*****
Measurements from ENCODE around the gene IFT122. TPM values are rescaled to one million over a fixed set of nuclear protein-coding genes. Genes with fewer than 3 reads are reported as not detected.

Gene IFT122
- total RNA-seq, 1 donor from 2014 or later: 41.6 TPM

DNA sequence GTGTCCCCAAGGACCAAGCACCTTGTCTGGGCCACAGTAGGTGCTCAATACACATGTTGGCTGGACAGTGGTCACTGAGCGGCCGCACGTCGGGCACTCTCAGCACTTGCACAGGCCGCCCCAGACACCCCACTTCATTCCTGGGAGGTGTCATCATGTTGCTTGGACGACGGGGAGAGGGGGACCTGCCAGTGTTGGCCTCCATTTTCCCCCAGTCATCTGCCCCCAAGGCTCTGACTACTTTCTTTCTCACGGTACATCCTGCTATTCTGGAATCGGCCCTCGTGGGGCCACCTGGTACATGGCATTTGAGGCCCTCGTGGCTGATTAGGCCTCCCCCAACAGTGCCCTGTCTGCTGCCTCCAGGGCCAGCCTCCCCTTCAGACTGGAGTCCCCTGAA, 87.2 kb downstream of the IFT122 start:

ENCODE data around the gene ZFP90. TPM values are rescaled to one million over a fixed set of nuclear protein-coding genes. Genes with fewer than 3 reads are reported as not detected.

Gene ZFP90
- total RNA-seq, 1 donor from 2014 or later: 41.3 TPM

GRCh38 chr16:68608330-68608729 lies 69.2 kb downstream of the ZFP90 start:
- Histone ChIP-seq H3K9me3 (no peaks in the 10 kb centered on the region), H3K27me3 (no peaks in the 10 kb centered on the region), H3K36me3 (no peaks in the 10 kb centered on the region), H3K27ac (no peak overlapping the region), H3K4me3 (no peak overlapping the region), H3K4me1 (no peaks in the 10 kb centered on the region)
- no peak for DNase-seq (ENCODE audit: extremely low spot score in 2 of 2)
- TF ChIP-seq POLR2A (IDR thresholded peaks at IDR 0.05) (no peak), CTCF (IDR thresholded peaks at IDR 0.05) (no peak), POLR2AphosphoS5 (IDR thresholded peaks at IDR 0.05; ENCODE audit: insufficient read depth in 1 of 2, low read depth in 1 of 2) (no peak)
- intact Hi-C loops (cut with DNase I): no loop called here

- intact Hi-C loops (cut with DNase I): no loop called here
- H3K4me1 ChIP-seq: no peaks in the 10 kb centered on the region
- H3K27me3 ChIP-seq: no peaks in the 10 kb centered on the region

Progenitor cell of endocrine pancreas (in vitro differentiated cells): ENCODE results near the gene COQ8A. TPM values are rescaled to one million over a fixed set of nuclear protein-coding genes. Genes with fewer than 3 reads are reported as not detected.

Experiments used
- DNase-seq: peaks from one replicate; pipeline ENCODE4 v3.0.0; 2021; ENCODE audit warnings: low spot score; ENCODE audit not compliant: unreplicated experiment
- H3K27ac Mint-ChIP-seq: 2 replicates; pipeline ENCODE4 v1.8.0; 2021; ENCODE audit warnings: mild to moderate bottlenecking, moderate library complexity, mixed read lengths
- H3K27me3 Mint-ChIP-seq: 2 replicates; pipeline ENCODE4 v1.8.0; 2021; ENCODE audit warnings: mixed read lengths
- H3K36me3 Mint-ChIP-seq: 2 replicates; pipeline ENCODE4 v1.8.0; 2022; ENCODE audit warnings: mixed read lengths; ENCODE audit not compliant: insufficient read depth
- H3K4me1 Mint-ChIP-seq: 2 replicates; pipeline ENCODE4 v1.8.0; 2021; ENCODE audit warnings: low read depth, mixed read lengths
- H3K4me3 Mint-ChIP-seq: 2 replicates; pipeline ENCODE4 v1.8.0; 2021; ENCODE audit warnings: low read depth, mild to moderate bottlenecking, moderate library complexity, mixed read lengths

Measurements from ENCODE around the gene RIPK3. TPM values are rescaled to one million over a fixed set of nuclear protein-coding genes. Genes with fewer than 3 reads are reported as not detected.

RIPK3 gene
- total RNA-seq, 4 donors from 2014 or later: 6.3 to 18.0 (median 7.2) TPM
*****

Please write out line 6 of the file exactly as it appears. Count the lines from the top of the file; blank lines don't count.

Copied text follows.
Gene ZFP90